Outdoor, Active, and Healthy: A Mindset for Cross-Country Skiers During Warmer Winters

Michelle Probst, Natural Resource Educator

Winter can be a tough situation here in Wisconsin, you either love it or hate it. Over the years, I have really come to love winter, and one thing that has helped me appreciate the winter is getting involved in winter activities. There are many organizations here in Dane County to support winter recreation activities, one of them being the Madison Nordic Ski Club (MadNorSki). MadNorSki is an organization dedicated to making cross country skiing a sport for everyone by organizing lessons, events, youth teams, and more. 

As I write this it’s 43 degrees outside during a Wisconsin winter, and the snow that was blanketing the ground is now disappearing before my eyes. We know that our climate is changing and the average temperature has been rising, and that the most warming is happening in the winter and at night (WICCI, 2021). I have to admit, climate anxiety has been hitting me very hard this winter knowing that this winter may be a glimpse into our future. 

I am not the only one concerned about climate change and how it will affect winter activities. Tamara Bryant, Executive Director, and David Panofsky, Co-President, of the Madison Nordic Ski Club (MadNorSki), each sat down with me to discuss how climate change affects their organization and the community they’ve built.

“Climate change is something that looms over us”, Tamara said. Forecasting under the medium emissions scenario, we could lose about a month of days below freezing temperatures which would lead to less snowpack. For groups who promote snowbased sports, like MadNorSki, this directly impacts their organization.  Tamara shared that if there isn’t snow in the area, membership and donations drop. “The first two weeks of January were silent. It wasn’t until we got some snow that we saw an uptick in membership and donations”.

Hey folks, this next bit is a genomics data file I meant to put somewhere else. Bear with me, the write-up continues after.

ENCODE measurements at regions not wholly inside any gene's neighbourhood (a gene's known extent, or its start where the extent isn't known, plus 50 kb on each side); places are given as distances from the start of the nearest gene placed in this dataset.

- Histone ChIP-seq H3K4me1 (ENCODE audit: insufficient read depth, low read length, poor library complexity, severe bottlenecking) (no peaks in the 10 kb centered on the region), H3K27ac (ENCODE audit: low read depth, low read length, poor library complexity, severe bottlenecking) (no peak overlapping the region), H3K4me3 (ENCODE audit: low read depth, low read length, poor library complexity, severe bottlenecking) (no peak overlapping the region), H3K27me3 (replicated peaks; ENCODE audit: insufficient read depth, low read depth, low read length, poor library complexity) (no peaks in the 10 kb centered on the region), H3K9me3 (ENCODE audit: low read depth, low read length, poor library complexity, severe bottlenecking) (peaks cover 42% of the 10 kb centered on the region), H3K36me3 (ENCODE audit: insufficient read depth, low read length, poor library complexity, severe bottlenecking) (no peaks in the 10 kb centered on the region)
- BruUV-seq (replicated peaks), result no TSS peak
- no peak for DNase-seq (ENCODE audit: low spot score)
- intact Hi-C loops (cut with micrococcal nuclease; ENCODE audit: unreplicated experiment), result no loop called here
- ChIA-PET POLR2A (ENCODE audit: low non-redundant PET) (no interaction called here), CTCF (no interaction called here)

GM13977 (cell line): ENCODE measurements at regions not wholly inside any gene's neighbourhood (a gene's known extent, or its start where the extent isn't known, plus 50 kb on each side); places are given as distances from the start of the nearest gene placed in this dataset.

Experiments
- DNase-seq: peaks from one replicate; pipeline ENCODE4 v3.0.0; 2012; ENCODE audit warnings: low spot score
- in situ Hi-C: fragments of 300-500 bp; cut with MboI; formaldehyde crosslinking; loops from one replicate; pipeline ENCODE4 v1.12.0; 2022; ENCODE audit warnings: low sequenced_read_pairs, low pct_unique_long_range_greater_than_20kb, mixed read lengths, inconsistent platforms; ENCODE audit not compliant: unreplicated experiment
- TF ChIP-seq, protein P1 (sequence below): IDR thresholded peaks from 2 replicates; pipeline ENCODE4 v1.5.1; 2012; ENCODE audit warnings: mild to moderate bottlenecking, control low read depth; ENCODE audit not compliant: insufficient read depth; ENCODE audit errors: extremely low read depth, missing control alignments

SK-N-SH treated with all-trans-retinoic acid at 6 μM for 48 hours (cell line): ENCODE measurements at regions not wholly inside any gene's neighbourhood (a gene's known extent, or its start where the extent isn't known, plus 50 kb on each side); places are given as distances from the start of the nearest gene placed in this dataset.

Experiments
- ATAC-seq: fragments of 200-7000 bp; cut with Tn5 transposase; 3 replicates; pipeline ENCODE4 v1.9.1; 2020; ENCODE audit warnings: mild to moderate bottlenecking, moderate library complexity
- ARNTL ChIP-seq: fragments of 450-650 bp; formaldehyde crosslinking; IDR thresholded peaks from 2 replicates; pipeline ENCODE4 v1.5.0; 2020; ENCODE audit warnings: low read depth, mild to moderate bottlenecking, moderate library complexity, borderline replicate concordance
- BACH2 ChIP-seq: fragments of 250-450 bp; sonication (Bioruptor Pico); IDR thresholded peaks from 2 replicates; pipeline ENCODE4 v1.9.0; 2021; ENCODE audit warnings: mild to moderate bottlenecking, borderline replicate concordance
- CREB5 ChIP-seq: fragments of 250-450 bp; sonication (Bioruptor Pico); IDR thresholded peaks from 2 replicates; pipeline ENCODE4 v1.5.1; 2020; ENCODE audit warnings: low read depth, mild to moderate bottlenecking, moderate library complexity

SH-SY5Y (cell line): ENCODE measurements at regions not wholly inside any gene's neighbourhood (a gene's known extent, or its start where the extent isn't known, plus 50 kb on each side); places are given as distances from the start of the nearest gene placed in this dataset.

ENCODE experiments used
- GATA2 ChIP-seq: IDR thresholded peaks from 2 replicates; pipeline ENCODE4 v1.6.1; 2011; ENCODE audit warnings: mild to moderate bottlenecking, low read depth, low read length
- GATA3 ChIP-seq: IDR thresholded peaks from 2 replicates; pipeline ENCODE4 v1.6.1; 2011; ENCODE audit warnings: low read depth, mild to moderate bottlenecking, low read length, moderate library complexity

While snowmaking does seem like an option, many downhill ski resorts and the CXC Center in Middleton has snowmaking capabilities, it is easier said than done. David explained, “When debating if we want to pursue snowmaking, we have to continually ask ourselves, ‘how far are we willing to go? Because it’s a significant investment of time and money’”

So what is the solution?

It’s all about the mindset–Tamara explained that MadNorSki’s first approach to adapting to climate change is changing their mindset. “Our members know and care about their connection to the world. Rather than encouraging people to drive north, and emit more emissions, to get good snow, we are encouraging people to be less picky about the snow conditions. If we have snow here in the area, great, let’s ski on it! It might not be the best snow ever, but it gets you outside!” MadNorSki’s Junior Team also focuses on local races to discourage people from driving all over the state. 

cross country skiiers on Lake Monona at night during their practice with a view of the Capitol building